Again, if you are tracking, this is critical. There's nothing embarrassing about wanting to know how many ounces of chicken is served in the grilled chicken salad. This is a restaurant and they are keeping track of how much food is going out the door. They know how much chicken goes on a salad - so just ask. They also know how their foods are prepared. With all the food allergies these days, that's a no-brianer. So, just ask them. And, be ready to ask for substitutions if needed.
If you are trying to stay low carb, for example, and your steak comes with a potato, ask to substitute broccoli instead. If they have it, they will do it. Ask for real butter, none of that imitation crap. Or, ask that they use very little olive oil, or whatever. The point here is to just ask.
If you don't feel comfortable asking all of this in front of people, then call ahead.
Tip #6: Drink your water
Water makes you feel full so drink a glass before you walk out the door and another glass at the table. If you're like me and don't find water all that exciting, take along some Mio drops and use a quick squirt when your water arrives. Tons of flavor and makes drinking your "medicine" easy-peasy. Bonus: there are so many flavors of this stuff, you might even feel like a kid choosing a Kool-Aid flavor again.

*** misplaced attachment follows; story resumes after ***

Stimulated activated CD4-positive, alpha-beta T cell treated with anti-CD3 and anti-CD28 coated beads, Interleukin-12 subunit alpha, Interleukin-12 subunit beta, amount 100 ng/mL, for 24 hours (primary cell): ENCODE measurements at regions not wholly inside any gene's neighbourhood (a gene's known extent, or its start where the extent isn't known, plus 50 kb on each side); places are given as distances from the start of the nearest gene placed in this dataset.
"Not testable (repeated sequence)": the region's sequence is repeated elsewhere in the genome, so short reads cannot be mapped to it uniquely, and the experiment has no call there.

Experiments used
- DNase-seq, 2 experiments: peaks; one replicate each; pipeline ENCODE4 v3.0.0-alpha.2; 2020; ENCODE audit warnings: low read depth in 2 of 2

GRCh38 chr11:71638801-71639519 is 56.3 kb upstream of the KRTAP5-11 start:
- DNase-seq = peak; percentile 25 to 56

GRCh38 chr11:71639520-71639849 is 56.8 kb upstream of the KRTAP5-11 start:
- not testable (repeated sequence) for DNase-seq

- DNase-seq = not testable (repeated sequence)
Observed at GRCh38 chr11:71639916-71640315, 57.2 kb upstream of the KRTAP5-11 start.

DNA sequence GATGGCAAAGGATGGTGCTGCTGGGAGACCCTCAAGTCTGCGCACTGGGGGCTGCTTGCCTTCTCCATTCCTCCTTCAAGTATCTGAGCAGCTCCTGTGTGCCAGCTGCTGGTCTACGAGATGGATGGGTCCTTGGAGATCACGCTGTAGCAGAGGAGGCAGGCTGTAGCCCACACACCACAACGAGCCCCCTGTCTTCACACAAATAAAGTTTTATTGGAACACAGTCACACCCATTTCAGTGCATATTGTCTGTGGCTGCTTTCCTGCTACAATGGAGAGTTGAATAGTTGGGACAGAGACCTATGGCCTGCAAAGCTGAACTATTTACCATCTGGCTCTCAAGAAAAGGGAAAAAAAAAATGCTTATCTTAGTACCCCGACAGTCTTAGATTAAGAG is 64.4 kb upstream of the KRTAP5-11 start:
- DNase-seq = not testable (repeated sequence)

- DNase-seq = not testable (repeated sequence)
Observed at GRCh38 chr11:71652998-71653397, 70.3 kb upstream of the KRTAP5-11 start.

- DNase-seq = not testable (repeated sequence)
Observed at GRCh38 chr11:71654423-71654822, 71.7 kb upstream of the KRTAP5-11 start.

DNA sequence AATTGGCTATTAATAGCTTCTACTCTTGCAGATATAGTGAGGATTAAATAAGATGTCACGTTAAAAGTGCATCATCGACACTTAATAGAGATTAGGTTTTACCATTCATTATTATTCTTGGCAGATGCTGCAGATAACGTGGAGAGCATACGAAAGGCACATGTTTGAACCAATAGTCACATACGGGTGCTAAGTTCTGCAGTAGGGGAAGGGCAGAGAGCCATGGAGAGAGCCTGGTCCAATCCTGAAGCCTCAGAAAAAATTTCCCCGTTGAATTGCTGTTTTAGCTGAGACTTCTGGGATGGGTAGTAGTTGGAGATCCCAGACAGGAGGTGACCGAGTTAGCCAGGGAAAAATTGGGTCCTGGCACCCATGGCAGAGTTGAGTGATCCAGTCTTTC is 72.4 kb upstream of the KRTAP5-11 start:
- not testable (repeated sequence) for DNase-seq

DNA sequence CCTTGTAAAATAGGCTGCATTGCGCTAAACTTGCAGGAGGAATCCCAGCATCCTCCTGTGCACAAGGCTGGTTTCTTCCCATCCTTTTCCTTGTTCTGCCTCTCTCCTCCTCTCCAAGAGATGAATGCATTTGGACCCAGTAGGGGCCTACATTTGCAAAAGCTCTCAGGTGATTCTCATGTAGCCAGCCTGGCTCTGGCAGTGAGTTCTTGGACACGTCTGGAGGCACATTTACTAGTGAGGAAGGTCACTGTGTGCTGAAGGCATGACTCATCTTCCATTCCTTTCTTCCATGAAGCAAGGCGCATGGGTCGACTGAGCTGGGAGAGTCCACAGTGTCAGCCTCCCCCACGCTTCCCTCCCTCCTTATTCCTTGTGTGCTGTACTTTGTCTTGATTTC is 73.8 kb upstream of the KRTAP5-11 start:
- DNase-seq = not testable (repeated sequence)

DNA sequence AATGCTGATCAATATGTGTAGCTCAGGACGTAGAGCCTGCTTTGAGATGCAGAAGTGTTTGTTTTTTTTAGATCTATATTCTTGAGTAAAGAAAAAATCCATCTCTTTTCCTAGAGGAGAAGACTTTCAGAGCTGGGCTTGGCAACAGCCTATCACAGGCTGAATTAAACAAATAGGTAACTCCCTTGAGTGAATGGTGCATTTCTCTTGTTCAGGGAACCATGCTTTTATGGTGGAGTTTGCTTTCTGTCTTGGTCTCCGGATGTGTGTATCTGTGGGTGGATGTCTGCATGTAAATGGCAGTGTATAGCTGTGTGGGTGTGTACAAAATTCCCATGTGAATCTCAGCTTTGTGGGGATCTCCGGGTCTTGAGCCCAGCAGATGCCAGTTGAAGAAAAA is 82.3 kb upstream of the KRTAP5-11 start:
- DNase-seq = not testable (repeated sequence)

Tip #7: Save your fruit for dessert or share your dessert with the table
Fruit is carbs (so log it), but fruit is healthy and packed with all sorts of awesome nutrients (so enjoy it). And, typically, restaurants don't willingly hand out huge portions of it. Save it for a guilt free dessert !
IF you must order a dessert, get input from your compadres, and order something you will share with everyone at the table. A few bites is typically rich and satisfying. You get to savor it - you're sharing the love - it's what I like to call a win-win.
There's absolutely no reason why you can't be successful at cutting calories, tracking your food, AND enjoying a meal out with friends. Live your life and do the best you can. It's really all about consistency, not perfection. You will continue to see results if you are staying aware, making smart decisions, and hitting your numbers more days than not.
If you are new to your diet, and these tips sound awful, and you don't trust yourself to refrain from eating and drinking all the things, then Just Say No. Sit a few outings...out. Don't go. It won't be forever. If you know you aren't strong enough, and the temptation is too great, then know it, realize it, and simply don't go until you get a handle on your diet. You will get stronger in your determination every day, and soon enough, you will find your place at the table.